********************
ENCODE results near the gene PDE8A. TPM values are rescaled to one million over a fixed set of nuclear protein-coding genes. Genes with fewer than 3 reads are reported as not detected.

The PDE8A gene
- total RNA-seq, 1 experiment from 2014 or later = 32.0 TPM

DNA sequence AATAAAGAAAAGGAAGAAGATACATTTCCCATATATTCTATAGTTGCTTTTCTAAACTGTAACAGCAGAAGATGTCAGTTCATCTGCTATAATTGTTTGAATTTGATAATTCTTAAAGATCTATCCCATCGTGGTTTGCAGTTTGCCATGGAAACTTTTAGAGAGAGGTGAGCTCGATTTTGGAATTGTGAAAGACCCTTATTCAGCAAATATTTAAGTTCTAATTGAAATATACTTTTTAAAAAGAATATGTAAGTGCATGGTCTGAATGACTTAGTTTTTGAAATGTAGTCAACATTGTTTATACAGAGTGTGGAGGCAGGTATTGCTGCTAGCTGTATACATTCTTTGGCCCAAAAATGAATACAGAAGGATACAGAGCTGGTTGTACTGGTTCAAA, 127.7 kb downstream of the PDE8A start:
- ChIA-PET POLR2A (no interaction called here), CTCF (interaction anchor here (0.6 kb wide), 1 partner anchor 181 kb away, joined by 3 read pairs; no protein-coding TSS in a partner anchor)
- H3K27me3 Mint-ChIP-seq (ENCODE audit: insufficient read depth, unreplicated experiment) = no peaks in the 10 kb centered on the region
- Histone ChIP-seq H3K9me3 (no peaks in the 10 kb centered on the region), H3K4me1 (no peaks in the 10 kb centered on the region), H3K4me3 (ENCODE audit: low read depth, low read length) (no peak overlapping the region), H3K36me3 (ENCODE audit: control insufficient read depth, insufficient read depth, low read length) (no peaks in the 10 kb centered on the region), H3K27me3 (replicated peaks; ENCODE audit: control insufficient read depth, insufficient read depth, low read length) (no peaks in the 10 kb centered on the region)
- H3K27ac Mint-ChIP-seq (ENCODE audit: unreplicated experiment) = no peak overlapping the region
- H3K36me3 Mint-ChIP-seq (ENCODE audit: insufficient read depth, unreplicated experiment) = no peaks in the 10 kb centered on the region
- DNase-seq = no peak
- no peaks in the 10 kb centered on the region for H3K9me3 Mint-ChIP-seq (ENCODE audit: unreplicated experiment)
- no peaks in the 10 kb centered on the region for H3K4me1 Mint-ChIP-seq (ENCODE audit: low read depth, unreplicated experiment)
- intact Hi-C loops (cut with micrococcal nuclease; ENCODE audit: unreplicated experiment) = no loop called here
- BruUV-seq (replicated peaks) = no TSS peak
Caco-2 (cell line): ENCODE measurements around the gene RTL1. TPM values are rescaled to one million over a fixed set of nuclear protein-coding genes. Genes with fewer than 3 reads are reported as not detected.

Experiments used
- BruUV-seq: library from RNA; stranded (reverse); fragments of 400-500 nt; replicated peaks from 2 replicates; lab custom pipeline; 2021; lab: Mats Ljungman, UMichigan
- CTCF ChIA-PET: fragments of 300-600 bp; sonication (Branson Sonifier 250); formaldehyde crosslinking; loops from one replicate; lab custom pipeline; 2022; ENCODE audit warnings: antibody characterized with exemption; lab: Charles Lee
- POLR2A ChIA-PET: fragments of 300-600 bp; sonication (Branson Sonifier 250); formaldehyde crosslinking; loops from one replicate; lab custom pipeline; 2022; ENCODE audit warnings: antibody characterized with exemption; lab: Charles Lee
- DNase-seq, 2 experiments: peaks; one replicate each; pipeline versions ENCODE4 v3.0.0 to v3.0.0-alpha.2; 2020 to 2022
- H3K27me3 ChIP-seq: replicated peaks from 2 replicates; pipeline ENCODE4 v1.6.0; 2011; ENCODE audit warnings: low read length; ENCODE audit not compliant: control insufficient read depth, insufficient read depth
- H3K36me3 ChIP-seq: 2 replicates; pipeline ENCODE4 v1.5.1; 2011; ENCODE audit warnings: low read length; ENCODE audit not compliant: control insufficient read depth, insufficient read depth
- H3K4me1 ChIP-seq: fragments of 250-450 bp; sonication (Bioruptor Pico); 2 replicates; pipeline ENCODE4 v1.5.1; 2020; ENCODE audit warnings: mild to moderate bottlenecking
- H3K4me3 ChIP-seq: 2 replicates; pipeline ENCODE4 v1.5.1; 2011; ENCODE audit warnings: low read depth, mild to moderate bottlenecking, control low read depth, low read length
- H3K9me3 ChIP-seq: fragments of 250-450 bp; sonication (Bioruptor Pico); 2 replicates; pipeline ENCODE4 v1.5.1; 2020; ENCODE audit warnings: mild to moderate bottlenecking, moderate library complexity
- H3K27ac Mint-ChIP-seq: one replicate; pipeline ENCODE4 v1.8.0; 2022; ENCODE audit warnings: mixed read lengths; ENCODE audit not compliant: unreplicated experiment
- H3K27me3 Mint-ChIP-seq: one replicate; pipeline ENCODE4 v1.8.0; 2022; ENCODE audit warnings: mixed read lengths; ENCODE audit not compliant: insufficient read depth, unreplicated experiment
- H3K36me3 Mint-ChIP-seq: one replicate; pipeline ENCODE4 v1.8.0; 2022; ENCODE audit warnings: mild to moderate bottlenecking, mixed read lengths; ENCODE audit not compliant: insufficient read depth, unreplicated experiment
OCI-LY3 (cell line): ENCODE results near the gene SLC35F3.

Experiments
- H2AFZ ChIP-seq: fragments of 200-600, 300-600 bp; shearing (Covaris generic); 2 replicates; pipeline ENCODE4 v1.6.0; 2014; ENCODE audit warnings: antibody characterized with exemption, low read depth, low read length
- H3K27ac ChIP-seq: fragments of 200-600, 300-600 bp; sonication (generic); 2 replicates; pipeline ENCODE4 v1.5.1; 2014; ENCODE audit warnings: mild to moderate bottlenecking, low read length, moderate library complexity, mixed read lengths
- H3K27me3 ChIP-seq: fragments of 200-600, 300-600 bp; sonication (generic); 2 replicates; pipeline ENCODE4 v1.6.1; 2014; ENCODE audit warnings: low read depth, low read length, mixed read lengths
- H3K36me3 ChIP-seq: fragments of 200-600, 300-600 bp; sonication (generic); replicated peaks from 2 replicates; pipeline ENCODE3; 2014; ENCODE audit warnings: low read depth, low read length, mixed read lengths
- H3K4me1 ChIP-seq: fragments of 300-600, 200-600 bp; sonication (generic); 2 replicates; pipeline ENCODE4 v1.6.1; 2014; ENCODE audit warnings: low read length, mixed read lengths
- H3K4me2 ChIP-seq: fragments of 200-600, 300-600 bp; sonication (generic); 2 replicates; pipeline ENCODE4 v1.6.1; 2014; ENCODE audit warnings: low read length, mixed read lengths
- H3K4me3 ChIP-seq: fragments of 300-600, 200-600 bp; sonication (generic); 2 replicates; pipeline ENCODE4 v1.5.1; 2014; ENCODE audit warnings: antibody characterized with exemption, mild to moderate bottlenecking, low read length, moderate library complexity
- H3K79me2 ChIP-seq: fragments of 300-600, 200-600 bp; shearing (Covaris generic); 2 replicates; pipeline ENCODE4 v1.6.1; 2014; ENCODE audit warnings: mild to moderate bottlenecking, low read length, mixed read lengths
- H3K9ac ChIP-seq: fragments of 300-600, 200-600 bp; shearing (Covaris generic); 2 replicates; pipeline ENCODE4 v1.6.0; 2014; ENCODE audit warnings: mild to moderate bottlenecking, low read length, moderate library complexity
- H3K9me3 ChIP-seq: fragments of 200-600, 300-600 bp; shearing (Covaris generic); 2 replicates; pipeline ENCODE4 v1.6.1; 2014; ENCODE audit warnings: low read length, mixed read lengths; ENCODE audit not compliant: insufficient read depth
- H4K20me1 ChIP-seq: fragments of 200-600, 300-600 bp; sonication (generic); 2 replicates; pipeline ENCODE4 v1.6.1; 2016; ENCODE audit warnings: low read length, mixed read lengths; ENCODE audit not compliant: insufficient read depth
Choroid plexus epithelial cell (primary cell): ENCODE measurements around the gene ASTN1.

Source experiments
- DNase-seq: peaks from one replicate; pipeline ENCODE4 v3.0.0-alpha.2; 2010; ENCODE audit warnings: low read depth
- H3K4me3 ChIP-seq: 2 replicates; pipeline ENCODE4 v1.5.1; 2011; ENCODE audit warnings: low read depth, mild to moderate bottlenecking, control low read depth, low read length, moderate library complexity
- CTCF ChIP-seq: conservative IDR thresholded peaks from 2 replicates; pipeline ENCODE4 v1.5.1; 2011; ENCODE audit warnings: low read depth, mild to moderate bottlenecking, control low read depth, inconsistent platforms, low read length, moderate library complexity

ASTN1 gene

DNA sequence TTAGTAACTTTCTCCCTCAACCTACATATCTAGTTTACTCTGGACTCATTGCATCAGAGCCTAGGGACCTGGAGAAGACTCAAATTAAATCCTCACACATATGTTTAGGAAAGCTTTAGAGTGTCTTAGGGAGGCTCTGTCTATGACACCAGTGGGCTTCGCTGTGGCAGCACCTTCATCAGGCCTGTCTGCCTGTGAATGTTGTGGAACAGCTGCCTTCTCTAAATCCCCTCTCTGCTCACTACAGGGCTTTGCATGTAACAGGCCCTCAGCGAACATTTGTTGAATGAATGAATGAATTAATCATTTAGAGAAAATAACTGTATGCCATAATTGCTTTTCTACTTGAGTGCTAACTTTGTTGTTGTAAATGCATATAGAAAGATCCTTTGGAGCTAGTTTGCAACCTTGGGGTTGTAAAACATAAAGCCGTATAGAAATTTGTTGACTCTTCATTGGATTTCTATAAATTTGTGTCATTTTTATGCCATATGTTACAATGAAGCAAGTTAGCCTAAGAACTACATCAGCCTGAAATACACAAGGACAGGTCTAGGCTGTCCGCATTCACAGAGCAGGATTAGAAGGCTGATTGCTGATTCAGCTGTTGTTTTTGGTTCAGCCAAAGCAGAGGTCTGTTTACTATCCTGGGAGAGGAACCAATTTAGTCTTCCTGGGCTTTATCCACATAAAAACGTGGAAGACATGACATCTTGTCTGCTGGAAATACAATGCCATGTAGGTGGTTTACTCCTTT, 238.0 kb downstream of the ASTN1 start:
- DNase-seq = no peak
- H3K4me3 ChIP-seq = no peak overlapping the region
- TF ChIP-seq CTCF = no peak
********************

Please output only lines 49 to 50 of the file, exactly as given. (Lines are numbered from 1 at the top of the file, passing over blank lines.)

- DNase-seq = no peak
- H3K4me3 ChIP-seq = no peak overlapping the region